If you’re familiar with the cloud mining industry, then you must’ve heard the name Hashflare.
Hashflare is another cloud mining giant who had the market in its’ hands several years ago, but today they seemed to have stopped selling contracts and caused the commotions around the press.
In this review, we want to deliver accurate information about the company and give you a taste of what it was like to mine with Hashflare.
What we will cover in this guide:
- Introducing HashFlare
- Hashflare review, pros and cons
- Why HashFlare?
- Is Bitcoin Mining at HashFlare Profitable?
- HashFlare Public Review and Final Thoughts
Of the many cloud mining providers, HashFlare stands out, especially by being on pause. The company was second-best (after Genesis Mining) in the cloud mining industry, that’s how much they stood up.
HashFlare, launched in 2015 with a UK registration, is a cloud mining company and a division of HashCoins.
HashFlare supply cryptocurrency mining contracts of leading Proof-of-Work blockchain networks like Bitcoin, Litecoin, Dash and Ethereum. Although it controversially shut down operations in mid-2018-and removed their “About Us” page from their homepage, HashFlare offers cryptocurrency mining on “modern high-efficiency equipment.”
HashCoins was established in 2004 and is registered in Estonia. They manufacture innovative and efficient mining software and hardware for clients.
Why did users go to HashFlare?
Distinct from other cloud mining vendors, HashFlare, through HashCoins, are manufacturers of ASIC mining gear. This insider knowledge of how mining gear can be fine-tuned for extra income differentiate them from competitors.
Like other settlement models, rewards-and therefore, earnings, is shared proportionally depending on the allotted hash power. The more hash rented, the higher the expected profits for the cloud miner.
Nonetheless, while this seems profitable-given the advantages, it is hard to predict precise rewards due to continuous development in the blockchain spectrum, volatile cryptocurrency prices, mushrooming mining pools and fluctuating mining difficulty.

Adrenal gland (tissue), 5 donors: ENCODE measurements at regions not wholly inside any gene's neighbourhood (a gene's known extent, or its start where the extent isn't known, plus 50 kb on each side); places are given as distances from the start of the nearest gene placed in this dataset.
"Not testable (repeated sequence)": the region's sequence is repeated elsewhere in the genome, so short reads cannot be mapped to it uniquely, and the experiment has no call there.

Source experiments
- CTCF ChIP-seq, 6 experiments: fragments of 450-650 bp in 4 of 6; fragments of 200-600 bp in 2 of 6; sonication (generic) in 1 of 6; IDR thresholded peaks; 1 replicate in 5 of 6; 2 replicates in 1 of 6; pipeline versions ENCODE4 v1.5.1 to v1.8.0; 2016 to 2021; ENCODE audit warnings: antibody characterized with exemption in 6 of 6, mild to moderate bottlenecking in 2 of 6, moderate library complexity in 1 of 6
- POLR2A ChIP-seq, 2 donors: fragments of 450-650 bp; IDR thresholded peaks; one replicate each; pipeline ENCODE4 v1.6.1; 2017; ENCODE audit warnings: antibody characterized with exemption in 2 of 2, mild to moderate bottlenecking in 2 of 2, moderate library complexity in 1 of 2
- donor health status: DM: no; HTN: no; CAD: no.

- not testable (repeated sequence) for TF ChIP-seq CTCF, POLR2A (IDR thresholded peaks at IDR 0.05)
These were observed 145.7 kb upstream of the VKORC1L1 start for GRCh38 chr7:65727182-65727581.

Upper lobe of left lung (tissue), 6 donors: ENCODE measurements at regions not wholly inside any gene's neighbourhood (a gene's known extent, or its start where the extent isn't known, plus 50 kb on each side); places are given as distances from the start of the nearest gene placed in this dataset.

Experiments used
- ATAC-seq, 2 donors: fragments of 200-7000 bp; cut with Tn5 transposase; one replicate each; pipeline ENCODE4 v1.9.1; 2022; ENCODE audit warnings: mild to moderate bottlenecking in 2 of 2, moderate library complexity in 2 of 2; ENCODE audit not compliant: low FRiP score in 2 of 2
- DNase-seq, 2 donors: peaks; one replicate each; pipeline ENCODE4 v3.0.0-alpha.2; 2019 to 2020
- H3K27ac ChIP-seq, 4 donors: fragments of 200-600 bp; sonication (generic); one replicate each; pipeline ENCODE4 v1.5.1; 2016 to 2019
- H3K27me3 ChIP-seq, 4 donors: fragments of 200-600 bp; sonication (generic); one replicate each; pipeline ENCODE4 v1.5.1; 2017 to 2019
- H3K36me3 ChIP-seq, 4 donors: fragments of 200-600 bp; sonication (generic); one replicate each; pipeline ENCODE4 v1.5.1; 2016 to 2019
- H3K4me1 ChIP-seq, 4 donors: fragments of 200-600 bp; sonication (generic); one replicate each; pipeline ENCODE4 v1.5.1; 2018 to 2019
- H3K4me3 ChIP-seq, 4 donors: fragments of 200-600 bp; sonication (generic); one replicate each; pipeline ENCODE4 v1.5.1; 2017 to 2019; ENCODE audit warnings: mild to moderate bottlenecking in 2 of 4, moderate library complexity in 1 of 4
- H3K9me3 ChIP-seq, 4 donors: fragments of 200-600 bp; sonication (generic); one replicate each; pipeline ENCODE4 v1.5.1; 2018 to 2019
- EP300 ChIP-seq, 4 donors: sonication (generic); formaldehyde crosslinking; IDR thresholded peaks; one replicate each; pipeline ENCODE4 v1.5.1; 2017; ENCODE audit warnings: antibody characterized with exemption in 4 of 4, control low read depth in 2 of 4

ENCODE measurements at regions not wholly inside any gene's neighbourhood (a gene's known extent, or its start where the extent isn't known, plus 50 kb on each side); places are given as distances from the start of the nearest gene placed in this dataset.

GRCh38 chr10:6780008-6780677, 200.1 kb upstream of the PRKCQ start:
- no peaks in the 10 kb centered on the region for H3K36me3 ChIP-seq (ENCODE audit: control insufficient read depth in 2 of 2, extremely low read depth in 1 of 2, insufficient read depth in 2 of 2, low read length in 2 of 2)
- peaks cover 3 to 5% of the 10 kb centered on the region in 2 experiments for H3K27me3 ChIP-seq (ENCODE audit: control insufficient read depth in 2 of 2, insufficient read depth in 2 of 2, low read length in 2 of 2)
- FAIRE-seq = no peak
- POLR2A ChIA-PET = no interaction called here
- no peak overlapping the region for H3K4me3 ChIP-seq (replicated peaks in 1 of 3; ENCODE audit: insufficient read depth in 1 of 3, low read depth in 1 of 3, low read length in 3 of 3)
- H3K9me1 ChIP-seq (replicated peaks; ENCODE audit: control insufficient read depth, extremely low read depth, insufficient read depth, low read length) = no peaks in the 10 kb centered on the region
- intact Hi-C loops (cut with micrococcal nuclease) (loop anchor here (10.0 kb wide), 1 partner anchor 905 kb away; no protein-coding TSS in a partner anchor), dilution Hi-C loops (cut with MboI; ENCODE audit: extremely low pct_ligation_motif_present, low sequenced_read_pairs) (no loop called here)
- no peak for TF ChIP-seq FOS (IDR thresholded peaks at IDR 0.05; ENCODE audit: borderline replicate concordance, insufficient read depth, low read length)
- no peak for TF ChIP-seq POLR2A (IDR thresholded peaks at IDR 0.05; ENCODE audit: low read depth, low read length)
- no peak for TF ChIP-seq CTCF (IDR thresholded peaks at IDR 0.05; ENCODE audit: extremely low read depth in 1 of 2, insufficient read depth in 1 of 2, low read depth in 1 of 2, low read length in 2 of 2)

When a client connects with HashFlare, this is what he/she gets:
- Instant connection and withdrawal: Mining starts immediately upon payment confirmation. The first payment can be processed after 24 hours.
- Access to detailed statistics where mining information is relayed in real-time to clients anywhere in the world
- The customer has the option of selecting mining pool through which the rented hash rate can mine coins
- There is transparency with no hidden fees or commissions.
HashFlare offers five mining contracts. However, at the time of writing, all mining contracts are out of stock.
Once available, clients can purchase the following contracts:
- Bitcoin Cloud miners
Being the most valuable coin, the demand for Bitcoin mining is always high. Transaction blocks on Bitcoin’s proof-of-work consensus algorithm is mined using the SHA256 ASIC miners. Every 10GH/s of hash rate is available at $0.60 in a one year contract. The minimum hash rate one can purchase is 10GH/s and it attracts a maintenance fee of $0.0035 every day for the duration of the contract. Payout is automated and settled in BTC.
- Litecoin Cloud miners
Based on Scrypt, a special mining algorithm for mining Litecoin and other blockchains based on the same algorithm, the minimum hash rate one can invest in is 1 MH/s charged at $1.80. For every minimum bundle purchased, a flat maintenance fee of $0.005 is charged every day. Payout is automated and settled in BTC.
- Ethereum Cloud miners
HashFlare uses GPU rigs to mine ETH and different from others, there are no maintenance fees. The minimum hash rate available for purchased is fixed at 100 KH/s charged at $1.40. Payout is automated and settled in ETH.
- ZCash Cloud miners
Based on the Equihash algorithm miner, the minimum hash rate available for clients is 1H/s sold at $1.40 with automated payout that is settled in ZEC. There is no maintenance fee for this package, and GPU rigs are used for mining.
- Dash Cloud miner
The minimum hash rate available for investment is 1H/s charged at $3.20. Mining is through a multifactor gear that attracts zero maintenance fees where payouts are automatically settled in DASH.
All contracts are renewable after a year and getting started is pretty easy.
This is how one can begin cloud mining at HashFlare:
- Select your preferred cryptocurrency-BTC, ETH, ZEC, DASH or LTC
- Sign the contract and pay
- Start earning
Behind the scenes, this is how cloud mining is done:
Upon selecting your preferred cryptocurrency and paying, your rented hash rate will be connected to a mining pool.
Since there are many, HashFlare allows you to select your pool of choice—it is all about profit maximization and therefore this will depend on your due diligence, math and other variables provided that your selection will generate daily or annual profits.